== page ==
Oakland’s 2018 season is such an anomaly that it includes a free home game and it actually has made director of team travel Mickey Morabito happy for the first time in more than a decade..On April 17, the 50th anniversary of the first A’s game at the Coliseum, there will be no admission fee, the first time in recent memory any team has provided free access to all patrons.
Oakland Athletics' Scott Hatteberg celebrates his home run in the bottom of the ninth inning against the Kansas City Royals, for Oakland's 20th consective victory and a new American League record, Wednesday, ... moreOakland Athletics' Scott Hatteberg celebrates his home run in the bottom of the ninth inning against the Kansas City Royals, for Oakland's 20th consective victory and a new American League record, Wednesday, Sept. 4, 2002, in Oakland, Calif. The A's won 12-11.
When the A’s dealt Yonder Alonso away last month, their plan was to make Matt Olson the primary first baseman - and unlike Alonso, Oakland’s 2017 All-Star, Olson isn’t even platooning much. Olson started Sunday against Astros left-hander Dallas Keuchel, and the rookie entered Sunday’s finale against Houston with a .250 average and .464 on-base percentage against lefties. "That’s an easy one right now," manager Bob Melvin said of playing Olson every day.
Muck Rack makes it simple to find people, tweets, or articles that mention any name, keyword, company, hashtag etc. We've compiled this guide to help you make the most of your search.
Selecting a term
Start searching tweets, articles from media outlets, articles mentioned in tweets, journalists'
names, titles and bios with some suggested searches:
Companies or Topics (e.g. iPhone, Microsoft)
Phrases (e.g. "cloud computing") — use quotes to keep the terms together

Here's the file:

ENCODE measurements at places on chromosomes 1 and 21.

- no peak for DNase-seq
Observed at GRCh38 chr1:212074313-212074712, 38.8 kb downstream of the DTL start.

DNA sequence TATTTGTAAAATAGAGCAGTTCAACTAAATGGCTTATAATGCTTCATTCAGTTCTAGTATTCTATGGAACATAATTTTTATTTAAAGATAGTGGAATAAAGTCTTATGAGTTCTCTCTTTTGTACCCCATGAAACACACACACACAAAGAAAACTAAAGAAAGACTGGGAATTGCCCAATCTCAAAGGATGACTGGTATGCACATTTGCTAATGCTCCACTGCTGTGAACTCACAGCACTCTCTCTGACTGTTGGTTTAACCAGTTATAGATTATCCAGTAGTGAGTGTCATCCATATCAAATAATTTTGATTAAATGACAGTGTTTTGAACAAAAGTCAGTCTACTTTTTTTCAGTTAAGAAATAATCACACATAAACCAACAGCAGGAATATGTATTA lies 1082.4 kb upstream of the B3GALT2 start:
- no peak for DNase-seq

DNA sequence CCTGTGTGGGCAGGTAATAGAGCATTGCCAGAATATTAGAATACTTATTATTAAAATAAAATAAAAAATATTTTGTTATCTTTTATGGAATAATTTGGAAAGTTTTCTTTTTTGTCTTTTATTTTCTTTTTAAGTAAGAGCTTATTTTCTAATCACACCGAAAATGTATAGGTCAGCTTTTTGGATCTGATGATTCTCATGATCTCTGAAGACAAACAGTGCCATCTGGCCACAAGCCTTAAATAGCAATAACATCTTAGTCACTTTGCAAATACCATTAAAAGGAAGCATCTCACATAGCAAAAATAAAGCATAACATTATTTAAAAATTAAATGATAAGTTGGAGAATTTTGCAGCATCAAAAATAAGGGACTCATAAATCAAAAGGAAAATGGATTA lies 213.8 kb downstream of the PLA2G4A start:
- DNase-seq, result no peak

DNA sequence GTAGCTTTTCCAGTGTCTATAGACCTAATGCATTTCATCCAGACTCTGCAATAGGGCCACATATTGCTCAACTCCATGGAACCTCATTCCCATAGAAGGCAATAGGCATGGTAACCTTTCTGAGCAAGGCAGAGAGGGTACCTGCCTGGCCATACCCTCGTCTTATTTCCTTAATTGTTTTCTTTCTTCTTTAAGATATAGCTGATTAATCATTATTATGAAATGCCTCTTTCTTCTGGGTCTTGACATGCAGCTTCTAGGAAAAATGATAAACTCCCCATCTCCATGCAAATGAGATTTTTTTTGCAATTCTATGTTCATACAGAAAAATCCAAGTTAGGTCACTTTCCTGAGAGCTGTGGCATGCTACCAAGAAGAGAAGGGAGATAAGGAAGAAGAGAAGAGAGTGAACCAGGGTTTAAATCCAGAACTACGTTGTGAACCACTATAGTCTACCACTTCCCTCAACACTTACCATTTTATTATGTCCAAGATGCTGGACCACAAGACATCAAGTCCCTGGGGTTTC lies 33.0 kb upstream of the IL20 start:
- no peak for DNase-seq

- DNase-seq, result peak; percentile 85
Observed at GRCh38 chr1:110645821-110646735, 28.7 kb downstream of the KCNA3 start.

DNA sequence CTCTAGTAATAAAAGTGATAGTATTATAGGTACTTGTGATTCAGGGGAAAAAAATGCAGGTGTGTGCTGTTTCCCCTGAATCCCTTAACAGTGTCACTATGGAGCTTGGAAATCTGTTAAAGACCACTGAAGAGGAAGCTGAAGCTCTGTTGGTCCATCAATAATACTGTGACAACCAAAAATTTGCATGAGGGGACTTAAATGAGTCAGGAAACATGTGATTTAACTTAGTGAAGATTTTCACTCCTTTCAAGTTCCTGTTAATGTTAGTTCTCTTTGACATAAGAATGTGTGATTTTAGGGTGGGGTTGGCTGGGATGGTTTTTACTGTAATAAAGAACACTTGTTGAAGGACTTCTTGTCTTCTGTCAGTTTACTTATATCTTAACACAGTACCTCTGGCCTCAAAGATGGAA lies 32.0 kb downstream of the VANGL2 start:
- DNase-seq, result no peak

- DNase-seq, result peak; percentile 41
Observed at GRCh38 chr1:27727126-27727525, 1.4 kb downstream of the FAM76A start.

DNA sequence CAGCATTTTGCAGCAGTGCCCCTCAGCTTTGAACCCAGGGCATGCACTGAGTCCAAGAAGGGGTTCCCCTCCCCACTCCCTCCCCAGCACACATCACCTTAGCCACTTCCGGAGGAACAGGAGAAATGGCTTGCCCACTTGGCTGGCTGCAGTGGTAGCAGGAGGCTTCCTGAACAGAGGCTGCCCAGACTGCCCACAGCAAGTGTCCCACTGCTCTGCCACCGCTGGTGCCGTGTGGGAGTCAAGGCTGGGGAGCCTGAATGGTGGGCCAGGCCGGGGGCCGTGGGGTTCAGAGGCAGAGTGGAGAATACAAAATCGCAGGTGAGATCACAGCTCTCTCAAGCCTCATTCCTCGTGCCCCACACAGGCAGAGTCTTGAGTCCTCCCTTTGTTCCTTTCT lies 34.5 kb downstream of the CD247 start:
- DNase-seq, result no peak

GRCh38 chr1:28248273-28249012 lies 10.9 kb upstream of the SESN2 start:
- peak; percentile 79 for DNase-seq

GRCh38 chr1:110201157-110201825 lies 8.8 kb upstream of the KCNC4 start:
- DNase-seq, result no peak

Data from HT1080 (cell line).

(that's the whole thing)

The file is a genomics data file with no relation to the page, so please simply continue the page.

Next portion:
Twitter handles (e.g. @username) — returns those who have mentioned or replied to
Names (e.g. "David Pogue")
Hashtags (e.g. #sxsw, #london2012)
Bio details (e.g. vegan, Olympics, father)
Muck Rack's Advanced Search allows for many boolean operators.
Find results that mention multiple specified terms, use AND or
+. For example, ensure each result contains both Elon Musk and Mark Zuckerberg by
searching Obama AND Romney or Obama + Romney.
Use the operators OR or , to broaden your search when you'd like either of
multiple terms to appear in results. (This is the default behavior of our search when no operators
are used.) For example, search for democrat OR republican to find results that refer to
Democrats and/or Republicans.
Use NOT or - to subtract results from your search. For
example, searching Disney will yield results about the Walt Disney Company as well as Walt Disney
World Resort. To exclude mentions of Disney World, search for Disney -World or Disney
When using one of these operators with a phrase, enclose it in quotation marks. For example, you can
find results about smartphones excluding Apple's iPhone 4S by searching smartphone -"iPhone
Exact case matching or punctuation
If you're searching for a brand name or keyword that relies on specific punctuation marks or capitalization, you can
find results that match your exact query by adding matchcase: before the keyword you're searching for, like matchcase:E*TRADE .
Use parentheses to separate multiple
boolean phrases. For example, to find journalists talking about having fun in Disney World or
Disneyland, search for ("disney world" OR disneyland) AND fun.
An asterisk can be used to search for any variation of a root word truncated by the asterisk. For example, searching for admin* will return results for administrator, administration, administer, administered, etc.
A near operator is an AND operator where you can control the distance between the words. You can vary the distance the near operation uses by adding a forward slash and number (between 0-99) such as strawberries NEAR/10 "whipped cream", which means the strawberries must exist within 10 words of "whipped cream".